Violetta's motto is "slow food, fast." What does that mean? It means you get food made to order with high quality, locally-sourced ingredients, and they do it in a timely manner. The menu has burgers, breakfast foods, salads - all fairly basic, but with freshness. That's not to say you won't get this quality in other food carts - absolutely not true - but with them it's a point of pride.

Etta's has been open for a few months now, but this past Saturday was their first weekend day. They did it as a test run to see if anyone would come - and it must have worked out because they are going to be open this Saturday as well.

Wifey and I read over the menu online before we went and ended up deciding we were going to be getting quite a bit of food to try it all out. The first item we ordered was going to be a breakfast sandwich with bacon, but they had a Saturday special of eggs benedict for (I think) $8.50, so we had to get that.

One thing about eggs benedict is the eggs can be messy. Sticking a fork into them can cause yolk to run all over the place, and this being take-out food that could have been a problem. Instead the eggs (there were two in an order) were cooked perfectly to where they still had a bit of softness to them but didn't run all over the place. The hollandaise sauce had great flavor, and the wheat English muffins had just the right amount of crunch. Not only that, they held that crunch even after sitting under the egg and hollandaise sauce for a bit. Two thumbs up for the eggs benedict for sure.

The second item we ordered were the beignets. They come with either espresso chocolate sauce or apple butter, and we - of course - opted for the chocolate sauce. They were wonderful bits of fried dough, with not too much powedered sugar and not greasy at all. A bag of them contained about 10 for $6 - we had a few then and took the rest home to have with afternoon coffee where a few seconds in the microwave were all they needed to be perfect again. While these were excellent, it would be nice to be able to get half the amount. Unless you are sharing 10 of these little guys can be a bit much. Still, very yummy.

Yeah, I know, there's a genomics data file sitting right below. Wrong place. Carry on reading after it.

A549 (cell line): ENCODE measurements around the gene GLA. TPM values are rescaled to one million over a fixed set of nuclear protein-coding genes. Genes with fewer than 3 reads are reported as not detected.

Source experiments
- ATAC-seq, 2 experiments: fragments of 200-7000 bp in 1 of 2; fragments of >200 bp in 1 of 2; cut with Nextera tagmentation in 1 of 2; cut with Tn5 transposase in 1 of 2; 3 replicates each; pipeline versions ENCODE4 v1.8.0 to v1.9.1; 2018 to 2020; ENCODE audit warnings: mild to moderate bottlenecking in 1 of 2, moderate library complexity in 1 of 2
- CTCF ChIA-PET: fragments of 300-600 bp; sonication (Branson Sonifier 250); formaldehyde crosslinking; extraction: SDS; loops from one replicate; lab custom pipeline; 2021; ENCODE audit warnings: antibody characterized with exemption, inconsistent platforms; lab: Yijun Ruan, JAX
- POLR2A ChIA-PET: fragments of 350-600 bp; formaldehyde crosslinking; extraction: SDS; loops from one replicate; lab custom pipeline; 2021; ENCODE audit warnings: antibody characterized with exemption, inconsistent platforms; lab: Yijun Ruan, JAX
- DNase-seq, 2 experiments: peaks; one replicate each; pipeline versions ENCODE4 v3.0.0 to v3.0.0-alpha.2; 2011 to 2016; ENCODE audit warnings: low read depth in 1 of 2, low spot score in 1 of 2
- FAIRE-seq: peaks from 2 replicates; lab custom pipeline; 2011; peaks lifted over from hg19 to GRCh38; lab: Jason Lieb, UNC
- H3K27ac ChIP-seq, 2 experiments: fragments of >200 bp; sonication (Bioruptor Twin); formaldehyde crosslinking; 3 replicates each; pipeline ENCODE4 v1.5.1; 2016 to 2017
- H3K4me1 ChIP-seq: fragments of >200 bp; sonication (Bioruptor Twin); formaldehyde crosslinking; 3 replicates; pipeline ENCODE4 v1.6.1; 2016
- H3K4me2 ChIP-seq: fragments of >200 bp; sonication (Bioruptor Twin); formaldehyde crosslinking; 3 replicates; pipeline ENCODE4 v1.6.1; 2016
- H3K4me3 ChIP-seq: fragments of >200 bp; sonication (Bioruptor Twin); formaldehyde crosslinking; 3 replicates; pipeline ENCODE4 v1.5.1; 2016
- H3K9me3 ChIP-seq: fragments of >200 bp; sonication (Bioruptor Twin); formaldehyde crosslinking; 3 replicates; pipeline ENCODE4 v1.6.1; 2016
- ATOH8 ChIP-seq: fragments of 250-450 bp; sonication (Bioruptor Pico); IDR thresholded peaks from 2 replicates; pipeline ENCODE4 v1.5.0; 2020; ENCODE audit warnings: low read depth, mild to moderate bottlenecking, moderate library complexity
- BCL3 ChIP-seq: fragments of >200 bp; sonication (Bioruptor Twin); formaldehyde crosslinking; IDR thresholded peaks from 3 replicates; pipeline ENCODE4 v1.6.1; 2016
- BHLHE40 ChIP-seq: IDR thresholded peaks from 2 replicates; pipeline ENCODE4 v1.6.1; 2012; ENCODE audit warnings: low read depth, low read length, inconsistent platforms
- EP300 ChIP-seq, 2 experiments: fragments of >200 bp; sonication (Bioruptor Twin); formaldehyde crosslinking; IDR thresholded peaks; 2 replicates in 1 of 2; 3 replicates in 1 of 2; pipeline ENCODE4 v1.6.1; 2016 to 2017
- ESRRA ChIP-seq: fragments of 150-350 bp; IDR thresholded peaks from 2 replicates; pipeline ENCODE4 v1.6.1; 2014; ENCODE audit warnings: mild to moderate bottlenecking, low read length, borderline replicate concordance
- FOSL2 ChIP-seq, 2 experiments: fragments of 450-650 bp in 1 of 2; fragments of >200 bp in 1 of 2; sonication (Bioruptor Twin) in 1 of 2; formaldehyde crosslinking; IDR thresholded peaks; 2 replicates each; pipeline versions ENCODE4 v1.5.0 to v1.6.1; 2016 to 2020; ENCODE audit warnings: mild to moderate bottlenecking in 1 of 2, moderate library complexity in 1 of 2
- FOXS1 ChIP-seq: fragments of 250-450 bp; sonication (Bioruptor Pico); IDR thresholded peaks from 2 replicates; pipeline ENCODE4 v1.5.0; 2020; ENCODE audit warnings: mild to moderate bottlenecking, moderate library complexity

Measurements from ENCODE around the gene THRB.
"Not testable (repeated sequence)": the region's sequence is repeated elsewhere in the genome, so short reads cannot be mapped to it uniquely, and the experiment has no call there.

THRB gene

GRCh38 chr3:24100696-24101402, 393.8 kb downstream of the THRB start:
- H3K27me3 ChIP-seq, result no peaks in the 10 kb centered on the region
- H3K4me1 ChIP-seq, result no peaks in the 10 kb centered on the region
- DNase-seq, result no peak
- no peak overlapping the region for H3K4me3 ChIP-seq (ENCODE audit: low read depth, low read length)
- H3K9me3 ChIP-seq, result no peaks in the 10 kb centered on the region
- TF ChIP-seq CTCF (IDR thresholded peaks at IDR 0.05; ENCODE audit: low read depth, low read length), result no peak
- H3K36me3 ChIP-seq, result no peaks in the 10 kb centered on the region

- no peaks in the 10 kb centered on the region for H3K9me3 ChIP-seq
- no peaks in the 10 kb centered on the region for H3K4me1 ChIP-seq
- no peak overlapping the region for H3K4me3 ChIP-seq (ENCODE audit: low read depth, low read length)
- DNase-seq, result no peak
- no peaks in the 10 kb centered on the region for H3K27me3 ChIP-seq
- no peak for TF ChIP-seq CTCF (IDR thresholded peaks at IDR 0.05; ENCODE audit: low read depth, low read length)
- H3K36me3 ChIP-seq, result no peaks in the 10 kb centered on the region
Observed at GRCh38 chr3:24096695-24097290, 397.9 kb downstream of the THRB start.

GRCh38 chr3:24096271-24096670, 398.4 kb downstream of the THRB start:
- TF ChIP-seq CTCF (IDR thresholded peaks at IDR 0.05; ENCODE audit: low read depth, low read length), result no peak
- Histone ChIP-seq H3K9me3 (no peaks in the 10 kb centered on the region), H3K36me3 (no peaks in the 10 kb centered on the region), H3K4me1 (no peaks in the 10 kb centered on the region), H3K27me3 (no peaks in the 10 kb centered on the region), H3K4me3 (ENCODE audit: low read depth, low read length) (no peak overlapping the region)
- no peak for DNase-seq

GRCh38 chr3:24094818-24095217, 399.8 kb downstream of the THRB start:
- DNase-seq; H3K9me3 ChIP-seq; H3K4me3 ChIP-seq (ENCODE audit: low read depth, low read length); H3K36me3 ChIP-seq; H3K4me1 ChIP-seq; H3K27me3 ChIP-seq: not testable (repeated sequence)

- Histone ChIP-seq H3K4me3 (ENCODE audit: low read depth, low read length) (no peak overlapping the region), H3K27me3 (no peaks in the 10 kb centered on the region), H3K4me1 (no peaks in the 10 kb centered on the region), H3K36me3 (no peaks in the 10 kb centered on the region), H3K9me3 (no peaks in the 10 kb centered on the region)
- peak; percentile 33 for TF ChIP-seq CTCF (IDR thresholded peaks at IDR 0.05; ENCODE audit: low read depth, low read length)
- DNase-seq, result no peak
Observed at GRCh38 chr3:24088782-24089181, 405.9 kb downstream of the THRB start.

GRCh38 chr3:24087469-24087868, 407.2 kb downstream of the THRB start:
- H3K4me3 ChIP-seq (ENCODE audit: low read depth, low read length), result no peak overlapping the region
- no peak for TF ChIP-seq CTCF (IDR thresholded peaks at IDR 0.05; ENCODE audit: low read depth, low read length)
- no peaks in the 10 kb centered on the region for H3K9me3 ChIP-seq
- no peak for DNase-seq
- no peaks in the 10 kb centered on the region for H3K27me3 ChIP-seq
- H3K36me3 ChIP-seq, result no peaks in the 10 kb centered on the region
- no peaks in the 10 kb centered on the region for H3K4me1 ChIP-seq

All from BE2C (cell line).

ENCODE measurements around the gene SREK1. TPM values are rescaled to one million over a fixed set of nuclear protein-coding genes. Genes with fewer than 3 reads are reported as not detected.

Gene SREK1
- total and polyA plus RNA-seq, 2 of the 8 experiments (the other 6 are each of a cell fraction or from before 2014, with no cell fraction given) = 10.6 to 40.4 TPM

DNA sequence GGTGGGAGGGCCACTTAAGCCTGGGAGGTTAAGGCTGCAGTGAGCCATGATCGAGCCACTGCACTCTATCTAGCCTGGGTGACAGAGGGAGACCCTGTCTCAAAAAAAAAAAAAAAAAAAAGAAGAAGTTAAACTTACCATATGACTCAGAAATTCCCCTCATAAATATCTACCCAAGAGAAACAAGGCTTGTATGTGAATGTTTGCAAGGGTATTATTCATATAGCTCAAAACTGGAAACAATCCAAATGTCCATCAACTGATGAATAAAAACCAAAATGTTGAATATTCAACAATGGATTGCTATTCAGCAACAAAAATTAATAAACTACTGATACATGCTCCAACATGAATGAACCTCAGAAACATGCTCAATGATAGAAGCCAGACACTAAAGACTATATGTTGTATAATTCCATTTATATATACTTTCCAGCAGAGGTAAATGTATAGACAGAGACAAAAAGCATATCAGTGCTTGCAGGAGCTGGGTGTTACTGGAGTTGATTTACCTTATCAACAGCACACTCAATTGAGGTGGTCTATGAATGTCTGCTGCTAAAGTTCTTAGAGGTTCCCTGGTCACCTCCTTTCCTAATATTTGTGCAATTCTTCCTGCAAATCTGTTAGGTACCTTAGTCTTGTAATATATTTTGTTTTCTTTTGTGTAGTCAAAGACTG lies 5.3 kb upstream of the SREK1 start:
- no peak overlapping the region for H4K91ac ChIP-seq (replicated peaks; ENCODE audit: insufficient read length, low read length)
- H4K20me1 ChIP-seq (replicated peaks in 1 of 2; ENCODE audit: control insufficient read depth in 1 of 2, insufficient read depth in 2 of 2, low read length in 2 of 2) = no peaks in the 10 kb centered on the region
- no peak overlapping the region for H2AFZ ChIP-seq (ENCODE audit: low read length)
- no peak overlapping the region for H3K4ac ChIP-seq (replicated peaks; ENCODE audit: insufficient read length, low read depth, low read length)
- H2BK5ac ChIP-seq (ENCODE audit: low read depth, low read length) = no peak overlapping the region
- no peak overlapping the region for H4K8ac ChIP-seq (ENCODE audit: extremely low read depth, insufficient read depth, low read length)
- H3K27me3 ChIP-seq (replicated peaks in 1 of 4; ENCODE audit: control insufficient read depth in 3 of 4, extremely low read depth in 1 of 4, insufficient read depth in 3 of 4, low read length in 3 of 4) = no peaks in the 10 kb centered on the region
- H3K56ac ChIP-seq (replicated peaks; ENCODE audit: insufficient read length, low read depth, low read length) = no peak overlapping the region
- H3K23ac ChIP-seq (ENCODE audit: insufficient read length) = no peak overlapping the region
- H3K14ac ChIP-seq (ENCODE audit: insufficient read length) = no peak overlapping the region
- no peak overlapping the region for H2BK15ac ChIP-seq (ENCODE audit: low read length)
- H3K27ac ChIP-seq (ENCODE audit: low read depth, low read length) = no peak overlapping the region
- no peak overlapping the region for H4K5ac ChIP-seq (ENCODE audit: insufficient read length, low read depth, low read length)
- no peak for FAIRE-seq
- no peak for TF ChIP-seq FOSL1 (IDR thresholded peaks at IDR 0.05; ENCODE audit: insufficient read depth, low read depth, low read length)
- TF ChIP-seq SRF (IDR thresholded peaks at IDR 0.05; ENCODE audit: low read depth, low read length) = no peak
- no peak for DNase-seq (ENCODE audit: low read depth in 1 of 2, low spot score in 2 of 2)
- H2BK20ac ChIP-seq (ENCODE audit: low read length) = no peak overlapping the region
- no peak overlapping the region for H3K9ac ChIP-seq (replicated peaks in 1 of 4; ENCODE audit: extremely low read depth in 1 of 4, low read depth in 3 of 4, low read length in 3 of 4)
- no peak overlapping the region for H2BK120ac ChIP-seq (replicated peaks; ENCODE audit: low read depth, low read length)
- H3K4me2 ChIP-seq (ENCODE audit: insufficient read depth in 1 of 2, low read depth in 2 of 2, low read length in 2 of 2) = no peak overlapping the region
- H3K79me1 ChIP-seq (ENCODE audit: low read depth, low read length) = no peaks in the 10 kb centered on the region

Finally we ordered a burger and fries, thinking we'd take that home and have it for dinner later. We did that with the burger, but in retrospect we should have known better thinking we could do that with the fries. We decided to eat the fries with the eggs benedict, since taking them home would mean eating them cold, nuking them and making them soft, or putting them in the toaster oven and probably burning them; none of those options would do justice to their flavor. And these are really good fries. They are handcut from Yukon gold potatoes - our favorite - and fried just right so not be too greasy. Excellent flavor, perfect crunch, and the small order ($3) was plenty with our brunch.

Then there was the burger - wow. Full disclosure: we did not eat this fresh; instead we took it home, put it in the fridge, and then heated it up for dinner. And it was still damn good. They have plenty of options, but we opted for half-pound bacon and cheeseburger for $10 (hey, we were splitting it). Even though it wasn't fresh this was one of the best burgers I've ever had, and I don't give that praise lightly. The pasture-raised beef was cooked just right for both of us, which is amazing since I lean towards preferring my meat medium while Wifey prefers only a slight bit of pink - this was right in the middle (it was probably pinker fresh, but the microwave cooked it a tad too). The accompanying bits - pickles, lettuce, onion, tomato - were fresh, tasty, and nicely proportioned so not to overpower the star, the meat itself. The bun, a brioche from Grand Central Bakery, was also pretty dang good.

The service was excellent too - and like their slogan, fast.

The only thing I didn't love about the cart was the coffee. However, since the French-pressed Caffe Vita was free last Saturday to all customers, I can't exactly complain about it either. I'm not sure if it was the blend, if the beans were a little burnt, or if maybe I just don't like French-pressed coffee, but it seemed bitter to me. It was free though.